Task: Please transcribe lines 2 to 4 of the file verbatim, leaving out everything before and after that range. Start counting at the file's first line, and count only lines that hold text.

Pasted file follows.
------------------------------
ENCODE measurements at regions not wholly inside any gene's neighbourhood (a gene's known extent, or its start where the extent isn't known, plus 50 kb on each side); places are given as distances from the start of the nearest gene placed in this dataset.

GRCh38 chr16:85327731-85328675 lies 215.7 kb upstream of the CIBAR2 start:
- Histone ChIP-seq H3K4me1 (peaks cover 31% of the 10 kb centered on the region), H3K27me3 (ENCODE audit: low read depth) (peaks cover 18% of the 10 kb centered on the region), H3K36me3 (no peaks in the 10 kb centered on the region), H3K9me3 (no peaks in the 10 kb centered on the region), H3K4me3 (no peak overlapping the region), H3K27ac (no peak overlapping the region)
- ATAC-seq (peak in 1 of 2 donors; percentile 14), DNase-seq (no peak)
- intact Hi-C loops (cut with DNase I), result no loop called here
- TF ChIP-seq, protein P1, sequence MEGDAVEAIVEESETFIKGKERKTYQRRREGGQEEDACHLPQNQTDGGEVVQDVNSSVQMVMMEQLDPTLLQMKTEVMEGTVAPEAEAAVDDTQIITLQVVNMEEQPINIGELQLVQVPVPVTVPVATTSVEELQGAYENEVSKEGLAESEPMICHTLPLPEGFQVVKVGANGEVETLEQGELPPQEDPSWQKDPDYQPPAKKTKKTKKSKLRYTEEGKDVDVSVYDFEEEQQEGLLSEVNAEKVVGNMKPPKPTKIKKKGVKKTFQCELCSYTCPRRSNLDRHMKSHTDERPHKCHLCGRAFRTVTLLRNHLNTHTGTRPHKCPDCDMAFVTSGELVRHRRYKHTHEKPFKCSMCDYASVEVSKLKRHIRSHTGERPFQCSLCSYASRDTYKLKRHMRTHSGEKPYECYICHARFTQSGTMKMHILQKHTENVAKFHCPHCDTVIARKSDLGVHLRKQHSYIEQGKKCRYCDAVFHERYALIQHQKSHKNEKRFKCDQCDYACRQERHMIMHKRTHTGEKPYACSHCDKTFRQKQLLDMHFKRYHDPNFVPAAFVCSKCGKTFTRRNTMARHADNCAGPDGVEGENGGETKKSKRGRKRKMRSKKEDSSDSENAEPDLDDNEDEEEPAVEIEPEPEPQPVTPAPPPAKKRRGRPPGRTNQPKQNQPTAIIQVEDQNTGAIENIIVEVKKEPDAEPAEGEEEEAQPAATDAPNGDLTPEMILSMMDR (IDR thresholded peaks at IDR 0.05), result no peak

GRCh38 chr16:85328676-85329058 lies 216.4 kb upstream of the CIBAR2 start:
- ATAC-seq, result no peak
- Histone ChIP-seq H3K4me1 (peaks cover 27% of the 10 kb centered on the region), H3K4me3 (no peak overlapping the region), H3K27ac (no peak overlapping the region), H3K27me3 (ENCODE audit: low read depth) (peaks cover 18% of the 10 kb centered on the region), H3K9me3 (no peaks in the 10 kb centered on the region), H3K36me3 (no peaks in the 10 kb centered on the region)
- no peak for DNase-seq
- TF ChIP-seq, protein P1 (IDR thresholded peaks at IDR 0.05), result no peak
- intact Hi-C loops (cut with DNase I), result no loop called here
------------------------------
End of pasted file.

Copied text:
GRCh38 chr16:85327731-85328675 lies 215.7 kb upstream of the CIBAR2 start:
- Histone ChIP-seq H3K4me1 (peaks cover 31% of the 10 kb centered on the region), H3K27me3 (ENCODE audit: low read depth) (peaks cover 18% of the 10 kb centered on the region), H3K36me3 (no peaks in the 10 kb centered on the region), H3K9me3 (no peaks in the 10 kb centered on the region), H3K4me3 (no peak overlapping the region), H3K27ac (no peak overlapping the region)
- ATAC-seq (peak in 1 of 2 donors; percentile 14), DNase-seq (no peak)